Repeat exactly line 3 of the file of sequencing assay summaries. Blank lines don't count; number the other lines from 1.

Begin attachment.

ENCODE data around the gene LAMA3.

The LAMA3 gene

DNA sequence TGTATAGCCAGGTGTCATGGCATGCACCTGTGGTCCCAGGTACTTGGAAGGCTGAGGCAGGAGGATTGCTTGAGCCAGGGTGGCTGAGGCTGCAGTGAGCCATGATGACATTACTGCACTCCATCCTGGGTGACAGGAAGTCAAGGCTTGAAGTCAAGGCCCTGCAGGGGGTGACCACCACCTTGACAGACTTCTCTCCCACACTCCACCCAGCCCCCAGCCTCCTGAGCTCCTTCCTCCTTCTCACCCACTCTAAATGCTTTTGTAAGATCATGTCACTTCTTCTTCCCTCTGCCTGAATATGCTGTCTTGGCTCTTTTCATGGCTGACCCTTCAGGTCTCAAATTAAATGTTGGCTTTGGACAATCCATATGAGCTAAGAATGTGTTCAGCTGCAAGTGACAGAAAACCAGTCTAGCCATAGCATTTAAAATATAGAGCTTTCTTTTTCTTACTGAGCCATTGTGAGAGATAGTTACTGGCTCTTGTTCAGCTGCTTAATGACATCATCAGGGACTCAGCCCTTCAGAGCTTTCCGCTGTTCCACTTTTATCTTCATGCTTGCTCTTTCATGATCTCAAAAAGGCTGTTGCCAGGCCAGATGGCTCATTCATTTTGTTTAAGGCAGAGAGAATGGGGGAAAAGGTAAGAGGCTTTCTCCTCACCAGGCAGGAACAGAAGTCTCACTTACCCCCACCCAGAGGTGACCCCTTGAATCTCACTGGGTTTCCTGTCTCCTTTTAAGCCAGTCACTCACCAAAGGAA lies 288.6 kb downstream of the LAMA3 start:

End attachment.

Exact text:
DNA sequence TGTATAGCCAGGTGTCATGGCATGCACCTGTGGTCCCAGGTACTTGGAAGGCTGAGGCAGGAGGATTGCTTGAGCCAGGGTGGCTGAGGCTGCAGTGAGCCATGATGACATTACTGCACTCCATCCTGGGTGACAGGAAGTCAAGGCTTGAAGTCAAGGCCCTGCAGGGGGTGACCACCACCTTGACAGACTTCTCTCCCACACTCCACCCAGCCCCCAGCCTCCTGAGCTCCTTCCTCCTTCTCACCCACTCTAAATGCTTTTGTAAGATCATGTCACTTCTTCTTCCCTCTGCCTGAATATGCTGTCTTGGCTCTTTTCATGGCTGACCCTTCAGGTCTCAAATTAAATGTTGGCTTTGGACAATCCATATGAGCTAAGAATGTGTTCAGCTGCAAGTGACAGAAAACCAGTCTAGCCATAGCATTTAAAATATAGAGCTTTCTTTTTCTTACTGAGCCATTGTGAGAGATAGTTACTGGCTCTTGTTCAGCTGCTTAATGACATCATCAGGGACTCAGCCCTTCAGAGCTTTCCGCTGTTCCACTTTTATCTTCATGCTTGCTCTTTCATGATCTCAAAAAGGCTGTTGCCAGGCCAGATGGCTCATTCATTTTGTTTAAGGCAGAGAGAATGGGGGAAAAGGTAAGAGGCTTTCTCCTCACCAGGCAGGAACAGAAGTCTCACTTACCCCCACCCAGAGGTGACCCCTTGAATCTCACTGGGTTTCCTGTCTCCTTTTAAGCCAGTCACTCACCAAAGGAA lies 288.6 kb downstream of the LAMA3 start: